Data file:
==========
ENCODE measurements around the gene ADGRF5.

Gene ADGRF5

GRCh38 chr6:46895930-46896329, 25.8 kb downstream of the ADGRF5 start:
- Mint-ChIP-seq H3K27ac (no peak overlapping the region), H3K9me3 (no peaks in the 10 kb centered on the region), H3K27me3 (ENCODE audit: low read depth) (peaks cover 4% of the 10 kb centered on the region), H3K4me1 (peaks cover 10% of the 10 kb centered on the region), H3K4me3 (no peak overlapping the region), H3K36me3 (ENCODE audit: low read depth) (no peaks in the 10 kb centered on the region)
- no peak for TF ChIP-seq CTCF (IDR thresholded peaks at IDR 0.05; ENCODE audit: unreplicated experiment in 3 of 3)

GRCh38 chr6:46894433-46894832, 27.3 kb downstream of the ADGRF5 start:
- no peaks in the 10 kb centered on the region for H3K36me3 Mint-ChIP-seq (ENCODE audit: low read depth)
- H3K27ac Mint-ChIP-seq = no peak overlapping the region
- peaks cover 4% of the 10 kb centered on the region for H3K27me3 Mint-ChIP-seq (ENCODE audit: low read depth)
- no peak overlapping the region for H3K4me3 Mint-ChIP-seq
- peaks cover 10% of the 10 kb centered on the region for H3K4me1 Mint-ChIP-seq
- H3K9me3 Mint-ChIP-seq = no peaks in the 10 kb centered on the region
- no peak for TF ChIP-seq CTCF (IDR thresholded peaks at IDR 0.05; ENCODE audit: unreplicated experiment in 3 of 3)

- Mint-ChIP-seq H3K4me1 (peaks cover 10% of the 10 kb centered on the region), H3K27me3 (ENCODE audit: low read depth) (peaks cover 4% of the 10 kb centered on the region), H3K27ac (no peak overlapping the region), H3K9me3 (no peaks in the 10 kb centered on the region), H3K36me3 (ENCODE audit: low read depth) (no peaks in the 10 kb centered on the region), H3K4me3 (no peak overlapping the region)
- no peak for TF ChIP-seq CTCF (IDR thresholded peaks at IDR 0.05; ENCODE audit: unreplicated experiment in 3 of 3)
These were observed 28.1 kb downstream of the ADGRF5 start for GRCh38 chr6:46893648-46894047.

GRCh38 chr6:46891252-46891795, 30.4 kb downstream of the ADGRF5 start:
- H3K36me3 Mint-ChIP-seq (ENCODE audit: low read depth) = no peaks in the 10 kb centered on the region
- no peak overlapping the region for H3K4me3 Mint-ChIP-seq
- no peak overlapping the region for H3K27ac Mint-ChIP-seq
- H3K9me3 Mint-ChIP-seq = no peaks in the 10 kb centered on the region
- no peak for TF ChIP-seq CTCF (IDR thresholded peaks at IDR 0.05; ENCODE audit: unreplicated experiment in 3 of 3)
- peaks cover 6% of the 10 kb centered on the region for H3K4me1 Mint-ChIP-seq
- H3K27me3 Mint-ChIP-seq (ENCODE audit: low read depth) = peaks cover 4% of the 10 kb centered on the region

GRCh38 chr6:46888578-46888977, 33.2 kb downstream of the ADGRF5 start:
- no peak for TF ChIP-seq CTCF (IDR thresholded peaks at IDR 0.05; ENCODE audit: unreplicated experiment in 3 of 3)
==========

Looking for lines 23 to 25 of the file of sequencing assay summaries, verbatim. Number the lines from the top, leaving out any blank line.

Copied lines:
- peaks cover 6% of the 10 kb centered on the region for H3K4me1 Mint-ChIP-seq
- H3K27me3 Mint-ChIP-seq (ENCODE audit: low read depth) = peaks cover 4% of the 10 kb centered on the region

GRCh38 chr6:46888578-46888977, 33.2 kb downstream of the ADGRF5 start: